|Tumor necrosis factor by drdoc on-line|
Tumor necrosis factor alpha is a cytokine produced primarily by
monocytes and macrophages. It is found in synovial cells and macrophages in the tissues.
The TNF causes:
Stimulation of IL1 and GM-CSF.
The receptors for the Tumor necrosis factor are on several mononuclear cells, in the synovial membrane, as well as the peripheral blood and synovial fluid. There are also soluble receptors - receptors that are free in solution. These are shed from mononuclear cells. Increased soluble receptors are seen in RA, SLE, Systemic sclerosis, MCTD, RA, and to a certain degree OA, although the latter is less than the levels in RA. The soluble TNF receptors block the TNF by mopping up and blocking the levels of TNF, so that less is available to activate the mononuclear cells. They thus act as natural inhibitors. The incidence and extent of the levels of the soluble receptor correlates with disease activity.
The therapeutic use of the soluble receptor is restricted because
the half life of the molecule is short, and thus combinations of the soluble receptor with
immunoglobulin or other molecules has been attempted to try and increase the half life to
enable therapeutic applications.
The alternative method to block TNF - is the use on anti TNF
antibody. This is done by using monoclonal antibody. Blocking the TNF results in reduced
IL1 GM-CSF and IL8.
The abstract to that article is enclosed
Randomised double-blind comparison of chimeric monoclonal antibody to Tumor necrosis factor alpha (cA2) versus placebo in rheumatoid arthritis. Author Elliott MJ; Maini RN; Feldmann M; Kalden JR; Antoni C; Smolen JS; Leeb B; Breedveld FC; Macfarlane JD; Bijl H; et al Source Lancet, 1994 Oct 22, 344:8930, 1105-10
Abstract : Tumor necrosis factor alpha (TNF alpha) is a critical inflammatory mediator in rheumatoid arthritis, and may therefore be a useful target for specific immunotherapy. In support of this hypothesis, we previously observed beneficial responses in patients with active rheumatoid arthritis after open-label administration of a chimeric monoclonal antibody to TNF alpha (cA2). We now report the results of a four-centre, randomised double-blind trial of a single infusion of 1 or 10 mg/kg cA2 compared with placebo in 73 patients with active rheumatoid arthritis. The primary endpoint of the study was the achievement at week 4 of a Paulus 20% response, an amalgam of six clinical, observational, and laboratory variables. Intention-to-treat analysis of data from individual patients showed only 2 of 24 placebo recipients responding at this time, compared with 11 of 25 patients treated with low-dose cA2 (p = 0.0083) and 19 of 24 patients treated with high-dose cA2 (p < 0.0001). Over half of the high-dose cA2 patients responded by the more stringent 50% Paulus criteria at this time (p = 0.0005). The magnitude of these responses was impressive, with maximum mean improvements in individual disease-activity assessments, such as tender or swollen-joint counts and in serum C-reactive protein, exceeding 60% for patients on high-dose treatment. There were two severe adverse events. 1 patient on 1 mg/kg cA2 developed pneumonia ("possibly" treatment-related) and 1 on 10 mg/kg had a fracture ("probably not" treatment-related). The results provide the first good evidence that specific cytokine blockade can be effective in human inflammatory disease and define a new direction for the treatment of rheumatoid arthritis.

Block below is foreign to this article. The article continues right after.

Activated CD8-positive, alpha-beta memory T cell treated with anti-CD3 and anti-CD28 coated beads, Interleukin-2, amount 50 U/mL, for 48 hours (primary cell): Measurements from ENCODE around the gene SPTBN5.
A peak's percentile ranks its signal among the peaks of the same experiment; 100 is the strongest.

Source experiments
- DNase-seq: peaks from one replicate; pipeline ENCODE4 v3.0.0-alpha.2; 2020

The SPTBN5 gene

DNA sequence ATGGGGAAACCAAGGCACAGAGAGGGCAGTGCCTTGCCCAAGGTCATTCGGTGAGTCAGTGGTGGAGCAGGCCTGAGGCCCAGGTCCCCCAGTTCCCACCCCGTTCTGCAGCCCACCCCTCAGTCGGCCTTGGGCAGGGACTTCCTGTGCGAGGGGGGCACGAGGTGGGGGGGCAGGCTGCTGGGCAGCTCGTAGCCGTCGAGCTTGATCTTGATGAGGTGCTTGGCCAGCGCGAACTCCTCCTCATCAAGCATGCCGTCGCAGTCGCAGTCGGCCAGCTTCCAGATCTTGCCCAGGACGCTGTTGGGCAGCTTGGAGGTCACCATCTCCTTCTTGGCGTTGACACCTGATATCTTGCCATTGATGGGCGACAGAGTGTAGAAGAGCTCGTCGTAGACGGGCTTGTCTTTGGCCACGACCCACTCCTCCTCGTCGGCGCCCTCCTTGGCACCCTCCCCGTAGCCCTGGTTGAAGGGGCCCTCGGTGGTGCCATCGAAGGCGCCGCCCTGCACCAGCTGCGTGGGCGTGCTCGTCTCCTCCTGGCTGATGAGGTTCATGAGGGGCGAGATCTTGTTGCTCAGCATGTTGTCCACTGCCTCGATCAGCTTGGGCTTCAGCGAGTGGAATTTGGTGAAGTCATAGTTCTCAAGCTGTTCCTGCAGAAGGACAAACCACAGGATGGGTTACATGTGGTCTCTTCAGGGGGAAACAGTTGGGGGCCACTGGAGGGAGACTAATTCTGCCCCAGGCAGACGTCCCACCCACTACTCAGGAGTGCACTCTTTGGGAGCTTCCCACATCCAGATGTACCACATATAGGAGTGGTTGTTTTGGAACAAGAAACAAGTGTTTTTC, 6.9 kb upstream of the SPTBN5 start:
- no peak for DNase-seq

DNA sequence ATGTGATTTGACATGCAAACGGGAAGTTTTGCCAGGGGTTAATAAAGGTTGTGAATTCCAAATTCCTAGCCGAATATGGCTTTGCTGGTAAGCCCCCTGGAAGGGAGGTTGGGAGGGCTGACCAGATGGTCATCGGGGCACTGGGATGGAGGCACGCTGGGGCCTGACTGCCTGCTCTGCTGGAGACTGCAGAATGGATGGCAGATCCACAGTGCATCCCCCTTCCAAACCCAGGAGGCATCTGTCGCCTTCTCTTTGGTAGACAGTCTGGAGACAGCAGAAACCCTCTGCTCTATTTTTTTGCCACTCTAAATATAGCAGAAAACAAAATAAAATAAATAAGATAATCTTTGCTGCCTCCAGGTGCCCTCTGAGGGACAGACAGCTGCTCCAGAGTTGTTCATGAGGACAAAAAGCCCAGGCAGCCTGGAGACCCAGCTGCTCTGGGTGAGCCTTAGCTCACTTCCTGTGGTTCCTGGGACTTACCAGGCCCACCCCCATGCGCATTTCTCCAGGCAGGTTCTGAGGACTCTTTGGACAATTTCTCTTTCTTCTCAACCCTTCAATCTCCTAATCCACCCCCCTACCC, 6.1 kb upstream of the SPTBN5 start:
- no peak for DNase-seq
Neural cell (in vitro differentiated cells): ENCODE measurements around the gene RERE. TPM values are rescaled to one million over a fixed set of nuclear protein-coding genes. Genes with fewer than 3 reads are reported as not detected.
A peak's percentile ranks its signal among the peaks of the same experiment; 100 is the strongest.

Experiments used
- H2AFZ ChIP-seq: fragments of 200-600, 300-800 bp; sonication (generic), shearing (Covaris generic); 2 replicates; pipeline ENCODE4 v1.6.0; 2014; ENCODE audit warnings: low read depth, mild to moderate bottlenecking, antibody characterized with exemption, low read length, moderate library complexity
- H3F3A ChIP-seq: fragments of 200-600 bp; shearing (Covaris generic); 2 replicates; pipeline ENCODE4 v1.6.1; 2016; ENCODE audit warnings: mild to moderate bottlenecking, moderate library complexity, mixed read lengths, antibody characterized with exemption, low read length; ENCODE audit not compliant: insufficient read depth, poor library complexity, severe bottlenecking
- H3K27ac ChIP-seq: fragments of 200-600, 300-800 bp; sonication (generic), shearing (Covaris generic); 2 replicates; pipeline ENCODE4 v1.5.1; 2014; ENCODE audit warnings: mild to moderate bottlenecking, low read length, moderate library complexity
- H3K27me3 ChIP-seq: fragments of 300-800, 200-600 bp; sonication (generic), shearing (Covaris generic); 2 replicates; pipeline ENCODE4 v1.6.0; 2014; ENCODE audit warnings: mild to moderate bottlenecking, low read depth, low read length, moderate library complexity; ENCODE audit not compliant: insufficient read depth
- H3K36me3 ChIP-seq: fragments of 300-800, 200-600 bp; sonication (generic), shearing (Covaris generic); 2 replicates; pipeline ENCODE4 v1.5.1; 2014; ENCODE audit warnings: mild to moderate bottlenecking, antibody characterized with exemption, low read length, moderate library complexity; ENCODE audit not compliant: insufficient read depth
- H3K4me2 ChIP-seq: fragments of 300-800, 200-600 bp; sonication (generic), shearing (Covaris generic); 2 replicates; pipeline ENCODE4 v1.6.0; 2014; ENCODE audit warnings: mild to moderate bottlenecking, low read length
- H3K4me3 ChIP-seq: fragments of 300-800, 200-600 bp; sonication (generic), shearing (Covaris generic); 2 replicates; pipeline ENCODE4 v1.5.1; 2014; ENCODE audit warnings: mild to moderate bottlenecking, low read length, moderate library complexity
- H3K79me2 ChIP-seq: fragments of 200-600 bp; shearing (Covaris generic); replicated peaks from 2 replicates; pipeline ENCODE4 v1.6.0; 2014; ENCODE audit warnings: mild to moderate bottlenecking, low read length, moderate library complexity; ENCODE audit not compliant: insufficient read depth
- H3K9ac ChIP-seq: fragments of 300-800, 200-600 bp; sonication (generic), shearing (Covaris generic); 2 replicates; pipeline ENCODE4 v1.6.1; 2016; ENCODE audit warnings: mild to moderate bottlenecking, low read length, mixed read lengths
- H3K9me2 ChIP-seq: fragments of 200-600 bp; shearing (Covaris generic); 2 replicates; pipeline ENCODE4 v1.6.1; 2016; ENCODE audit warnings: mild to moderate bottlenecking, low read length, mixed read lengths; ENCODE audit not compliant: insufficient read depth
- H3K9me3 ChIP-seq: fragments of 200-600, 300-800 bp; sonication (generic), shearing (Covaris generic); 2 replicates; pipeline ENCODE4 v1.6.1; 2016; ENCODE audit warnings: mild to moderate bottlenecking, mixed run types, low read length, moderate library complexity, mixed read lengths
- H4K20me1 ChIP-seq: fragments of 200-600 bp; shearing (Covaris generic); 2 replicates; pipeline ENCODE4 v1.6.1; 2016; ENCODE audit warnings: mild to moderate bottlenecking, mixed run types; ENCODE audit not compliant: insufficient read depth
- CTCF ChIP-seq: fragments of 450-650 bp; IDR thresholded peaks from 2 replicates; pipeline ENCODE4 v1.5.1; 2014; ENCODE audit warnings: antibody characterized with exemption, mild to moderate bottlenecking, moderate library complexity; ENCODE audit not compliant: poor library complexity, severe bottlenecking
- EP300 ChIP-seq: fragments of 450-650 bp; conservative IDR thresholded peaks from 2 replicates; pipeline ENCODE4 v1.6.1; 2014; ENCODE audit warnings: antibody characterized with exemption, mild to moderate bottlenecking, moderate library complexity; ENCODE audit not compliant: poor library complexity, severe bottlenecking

Article by drdoc on-line